Although there has been (and still is) debate about hate crime laws, the mere fact that they exist in several countries around the world, as well as within the United States, indicates that reasoning in favor of these laws has outweighed that against them.
Hate crime is defined as an illegal act against a person, institution, or property that is motivated, in whole or in part, by the offender’s bias against the victim’s group membership. Proponents of hate crime laws feel strongly about society making a statement that biased (or hate) crimes will not be tolerated and that serious penalties will be applied to those who commit such crimes.
Although hate crime is a relatively new category of crime, the United States has a long history of biased actions against individuals because of their race, ethnicity, religion, sexual orientation, gender identity, disability, and gender. In addition, these laws are important in order to deter potential hate crime offenders who intentionally target members of subordinate groups.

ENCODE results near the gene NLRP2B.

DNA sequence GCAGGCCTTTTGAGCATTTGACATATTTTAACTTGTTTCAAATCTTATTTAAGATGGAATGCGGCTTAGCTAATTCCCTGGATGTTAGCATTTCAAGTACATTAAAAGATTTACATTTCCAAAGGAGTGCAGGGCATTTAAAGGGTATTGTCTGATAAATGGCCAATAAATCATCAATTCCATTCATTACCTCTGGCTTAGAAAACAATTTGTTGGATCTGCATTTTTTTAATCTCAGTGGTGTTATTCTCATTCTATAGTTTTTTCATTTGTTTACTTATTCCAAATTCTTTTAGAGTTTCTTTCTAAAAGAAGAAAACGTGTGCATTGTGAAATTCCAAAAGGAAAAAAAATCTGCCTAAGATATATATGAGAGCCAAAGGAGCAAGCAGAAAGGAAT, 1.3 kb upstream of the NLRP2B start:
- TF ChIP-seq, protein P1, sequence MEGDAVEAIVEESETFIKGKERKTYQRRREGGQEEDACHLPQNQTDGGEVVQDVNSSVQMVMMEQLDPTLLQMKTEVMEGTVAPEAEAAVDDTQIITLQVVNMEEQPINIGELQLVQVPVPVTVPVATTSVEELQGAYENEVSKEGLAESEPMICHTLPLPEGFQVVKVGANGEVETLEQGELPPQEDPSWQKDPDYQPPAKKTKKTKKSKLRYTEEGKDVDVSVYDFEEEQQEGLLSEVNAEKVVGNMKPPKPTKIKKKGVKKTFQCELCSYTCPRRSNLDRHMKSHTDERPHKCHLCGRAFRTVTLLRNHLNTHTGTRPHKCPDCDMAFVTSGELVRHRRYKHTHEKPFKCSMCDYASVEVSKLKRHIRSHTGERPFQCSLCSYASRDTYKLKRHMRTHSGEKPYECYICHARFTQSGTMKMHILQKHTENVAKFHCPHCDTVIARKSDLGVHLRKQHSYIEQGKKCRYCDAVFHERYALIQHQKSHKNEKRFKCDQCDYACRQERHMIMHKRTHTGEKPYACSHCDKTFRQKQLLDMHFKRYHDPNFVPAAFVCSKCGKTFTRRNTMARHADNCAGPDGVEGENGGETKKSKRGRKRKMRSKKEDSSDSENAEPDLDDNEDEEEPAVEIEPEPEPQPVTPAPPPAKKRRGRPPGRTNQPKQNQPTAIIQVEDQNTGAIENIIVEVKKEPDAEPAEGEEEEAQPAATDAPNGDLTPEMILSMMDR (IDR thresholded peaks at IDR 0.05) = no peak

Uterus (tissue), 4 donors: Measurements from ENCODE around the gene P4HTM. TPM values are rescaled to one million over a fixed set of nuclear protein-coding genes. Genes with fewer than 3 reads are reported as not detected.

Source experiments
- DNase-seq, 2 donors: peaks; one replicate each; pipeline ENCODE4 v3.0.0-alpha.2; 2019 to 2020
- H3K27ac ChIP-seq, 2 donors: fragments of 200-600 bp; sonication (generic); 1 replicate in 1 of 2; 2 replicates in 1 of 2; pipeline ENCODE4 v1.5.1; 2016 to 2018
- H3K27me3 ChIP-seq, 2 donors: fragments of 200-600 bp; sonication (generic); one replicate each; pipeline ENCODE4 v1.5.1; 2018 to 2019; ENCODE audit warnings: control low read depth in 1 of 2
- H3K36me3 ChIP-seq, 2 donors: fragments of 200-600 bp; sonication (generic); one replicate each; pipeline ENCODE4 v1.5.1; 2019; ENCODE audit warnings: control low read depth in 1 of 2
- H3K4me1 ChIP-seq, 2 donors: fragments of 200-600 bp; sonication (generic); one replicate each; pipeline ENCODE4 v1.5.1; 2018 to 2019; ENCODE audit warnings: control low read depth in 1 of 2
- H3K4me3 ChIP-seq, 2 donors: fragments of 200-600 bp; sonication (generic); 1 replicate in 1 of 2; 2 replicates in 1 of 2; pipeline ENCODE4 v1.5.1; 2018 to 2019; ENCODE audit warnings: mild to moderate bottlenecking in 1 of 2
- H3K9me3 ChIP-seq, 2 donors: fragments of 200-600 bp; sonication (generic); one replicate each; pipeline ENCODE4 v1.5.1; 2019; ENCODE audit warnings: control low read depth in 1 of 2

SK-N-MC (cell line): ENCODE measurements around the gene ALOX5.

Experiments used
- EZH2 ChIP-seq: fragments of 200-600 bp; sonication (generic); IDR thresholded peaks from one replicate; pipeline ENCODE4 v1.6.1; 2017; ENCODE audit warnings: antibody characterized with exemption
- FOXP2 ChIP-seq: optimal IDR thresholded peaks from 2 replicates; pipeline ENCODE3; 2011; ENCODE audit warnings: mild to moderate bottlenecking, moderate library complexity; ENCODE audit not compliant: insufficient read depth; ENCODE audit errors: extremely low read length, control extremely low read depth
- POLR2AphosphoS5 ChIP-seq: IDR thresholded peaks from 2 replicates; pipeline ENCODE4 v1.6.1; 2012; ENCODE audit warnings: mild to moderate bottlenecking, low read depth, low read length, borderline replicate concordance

A large percentage of homosexual people reports being the victim of hate crimes.
More than half of these reports is for verbal abuse.